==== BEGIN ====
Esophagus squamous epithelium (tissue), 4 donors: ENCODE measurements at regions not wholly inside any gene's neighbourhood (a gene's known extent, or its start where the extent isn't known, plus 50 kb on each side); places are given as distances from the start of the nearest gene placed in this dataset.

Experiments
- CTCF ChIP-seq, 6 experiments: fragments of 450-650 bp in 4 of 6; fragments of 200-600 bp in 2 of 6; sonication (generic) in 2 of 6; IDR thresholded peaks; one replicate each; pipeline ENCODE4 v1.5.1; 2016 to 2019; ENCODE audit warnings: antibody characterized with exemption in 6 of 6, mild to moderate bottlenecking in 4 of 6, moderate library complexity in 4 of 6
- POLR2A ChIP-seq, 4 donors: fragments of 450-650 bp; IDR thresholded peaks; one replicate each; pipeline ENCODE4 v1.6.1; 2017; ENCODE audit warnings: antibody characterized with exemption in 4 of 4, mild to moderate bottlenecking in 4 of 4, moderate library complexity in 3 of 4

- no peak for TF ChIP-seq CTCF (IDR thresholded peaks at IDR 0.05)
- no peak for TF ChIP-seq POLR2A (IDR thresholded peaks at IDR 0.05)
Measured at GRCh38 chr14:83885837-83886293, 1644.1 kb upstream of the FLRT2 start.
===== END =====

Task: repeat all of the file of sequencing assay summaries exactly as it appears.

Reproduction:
Esophagus squamous epithelium (tissue), 4 donors: ENCODE measurements at regions not wholly inside any gene's neighbourhood (a gene's known extent, or its start where the extent isn't known, plus 50 kb on each side); places are given as distances from the start of the nearest gene placed in this dataset.

Experiments
- CTCF ChIP-seq, 6 experiments: fragments of 450-650 bp in 4 of 6; fragments of 200-600 bp in 2 of 6; sonication (generic) in 2 of 6; IDR thresholded peaks; one replicate each; pipeline ENCODE4 v1.5.1; 2016 to 2019; ENCODE audit warnings: antibody characterized with exemption in 6 of 6, mild to moderate bottlenecking in 4 of 6, moderate library complexity in 4 of 6
- POLR2A ChIP-seq, 4 donors: fragments of 450-650 bp; IDR thresholded peaks; one replicate each; pipeline ENCODE4 v1.6.1; 2017; ENCODE audit warnings: antibody characterized with exemption in 4 of 4, mild to moderate bottlenecking in 4 of 4, moderate library complexity in 3 of 4

- no peak for TF ChIP-seq CTCF (IDR thresholded peaks at IDR 0.05)
- no peak for TF ChIP-seq POLR2A (IDR thresholded peaks at IDR 0.05)
Measured at GRCh38 chr14:83885837-83886293, 1644.1 kb upstream of the FLRT2 start.